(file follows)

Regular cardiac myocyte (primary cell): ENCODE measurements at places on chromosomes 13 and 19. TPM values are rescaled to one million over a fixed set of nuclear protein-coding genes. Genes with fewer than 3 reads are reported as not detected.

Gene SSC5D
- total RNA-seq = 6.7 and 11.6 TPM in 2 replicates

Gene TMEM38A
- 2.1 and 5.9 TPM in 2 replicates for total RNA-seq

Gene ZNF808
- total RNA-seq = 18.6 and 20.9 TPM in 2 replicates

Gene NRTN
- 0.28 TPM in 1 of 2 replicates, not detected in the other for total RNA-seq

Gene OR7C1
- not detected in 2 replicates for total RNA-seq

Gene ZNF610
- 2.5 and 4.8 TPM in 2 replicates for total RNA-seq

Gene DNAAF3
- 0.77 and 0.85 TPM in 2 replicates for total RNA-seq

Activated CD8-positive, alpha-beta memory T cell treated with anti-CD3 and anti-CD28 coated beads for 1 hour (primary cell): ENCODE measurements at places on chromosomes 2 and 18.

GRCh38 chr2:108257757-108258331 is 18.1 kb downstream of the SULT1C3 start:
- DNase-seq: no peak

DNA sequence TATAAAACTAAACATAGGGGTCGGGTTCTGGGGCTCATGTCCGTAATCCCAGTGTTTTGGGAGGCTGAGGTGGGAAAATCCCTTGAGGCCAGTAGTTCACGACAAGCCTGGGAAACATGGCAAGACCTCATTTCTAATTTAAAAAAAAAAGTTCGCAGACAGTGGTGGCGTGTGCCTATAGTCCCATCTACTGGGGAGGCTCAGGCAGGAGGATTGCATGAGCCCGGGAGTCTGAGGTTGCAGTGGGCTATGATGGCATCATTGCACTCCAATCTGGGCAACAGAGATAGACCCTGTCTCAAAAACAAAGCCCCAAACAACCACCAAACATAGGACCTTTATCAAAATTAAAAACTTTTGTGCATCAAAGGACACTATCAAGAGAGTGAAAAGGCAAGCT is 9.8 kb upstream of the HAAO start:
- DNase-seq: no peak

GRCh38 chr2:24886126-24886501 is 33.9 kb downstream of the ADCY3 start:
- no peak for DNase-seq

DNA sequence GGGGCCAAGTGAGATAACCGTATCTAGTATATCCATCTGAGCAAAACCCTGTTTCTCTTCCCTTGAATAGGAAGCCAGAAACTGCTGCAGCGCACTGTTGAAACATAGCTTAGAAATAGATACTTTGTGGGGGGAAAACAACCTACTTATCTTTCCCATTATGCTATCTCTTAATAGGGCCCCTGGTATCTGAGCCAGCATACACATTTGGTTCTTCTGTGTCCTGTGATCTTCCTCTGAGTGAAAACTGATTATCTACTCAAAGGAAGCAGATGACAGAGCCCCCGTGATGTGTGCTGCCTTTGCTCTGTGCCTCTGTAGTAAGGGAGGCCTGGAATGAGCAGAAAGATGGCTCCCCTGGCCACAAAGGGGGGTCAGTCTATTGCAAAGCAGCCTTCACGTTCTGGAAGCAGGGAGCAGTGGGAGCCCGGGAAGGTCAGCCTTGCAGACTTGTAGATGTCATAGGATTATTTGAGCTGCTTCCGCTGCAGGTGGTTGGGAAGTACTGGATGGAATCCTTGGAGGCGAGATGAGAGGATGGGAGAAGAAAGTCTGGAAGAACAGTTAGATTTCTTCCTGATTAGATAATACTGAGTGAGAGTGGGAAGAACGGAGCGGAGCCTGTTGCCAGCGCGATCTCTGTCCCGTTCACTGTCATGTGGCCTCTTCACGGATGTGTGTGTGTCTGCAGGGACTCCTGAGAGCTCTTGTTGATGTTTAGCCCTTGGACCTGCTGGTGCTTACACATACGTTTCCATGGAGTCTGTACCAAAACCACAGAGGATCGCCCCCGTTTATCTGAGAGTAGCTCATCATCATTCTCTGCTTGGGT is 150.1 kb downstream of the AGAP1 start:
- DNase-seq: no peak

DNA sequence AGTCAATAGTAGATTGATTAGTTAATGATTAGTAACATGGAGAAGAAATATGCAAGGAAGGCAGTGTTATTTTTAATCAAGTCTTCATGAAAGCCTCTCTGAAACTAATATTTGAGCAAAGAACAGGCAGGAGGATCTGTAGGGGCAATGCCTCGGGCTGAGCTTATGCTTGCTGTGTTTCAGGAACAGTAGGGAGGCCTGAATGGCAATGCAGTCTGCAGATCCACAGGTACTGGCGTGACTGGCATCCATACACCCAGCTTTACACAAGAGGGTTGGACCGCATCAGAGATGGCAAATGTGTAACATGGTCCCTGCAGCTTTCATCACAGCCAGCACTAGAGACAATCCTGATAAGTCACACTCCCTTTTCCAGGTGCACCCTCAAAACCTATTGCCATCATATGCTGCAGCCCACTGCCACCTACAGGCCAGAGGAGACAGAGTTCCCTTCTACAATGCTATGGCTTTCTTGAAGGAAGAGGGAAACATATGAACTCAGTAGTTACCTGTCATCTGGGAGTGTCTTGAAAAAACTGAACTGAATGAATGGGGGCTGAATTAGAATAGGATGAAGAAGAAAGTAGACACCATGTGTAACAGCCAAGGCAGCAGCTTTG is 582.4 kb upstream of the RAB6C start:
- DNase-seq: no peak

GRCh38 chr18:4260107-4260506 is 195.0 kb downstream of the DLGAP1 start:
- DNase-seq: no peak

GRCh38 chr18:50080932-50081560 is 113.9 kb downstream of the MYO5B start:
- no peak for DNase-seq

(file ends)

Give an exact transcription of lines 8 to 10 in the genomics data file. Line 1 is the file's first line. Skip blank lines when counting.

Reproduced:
Gene NRTN
- 0.28 TPM in 1 of 2 replicates, not detected in the other for total RNA-seq

Gene OR7C1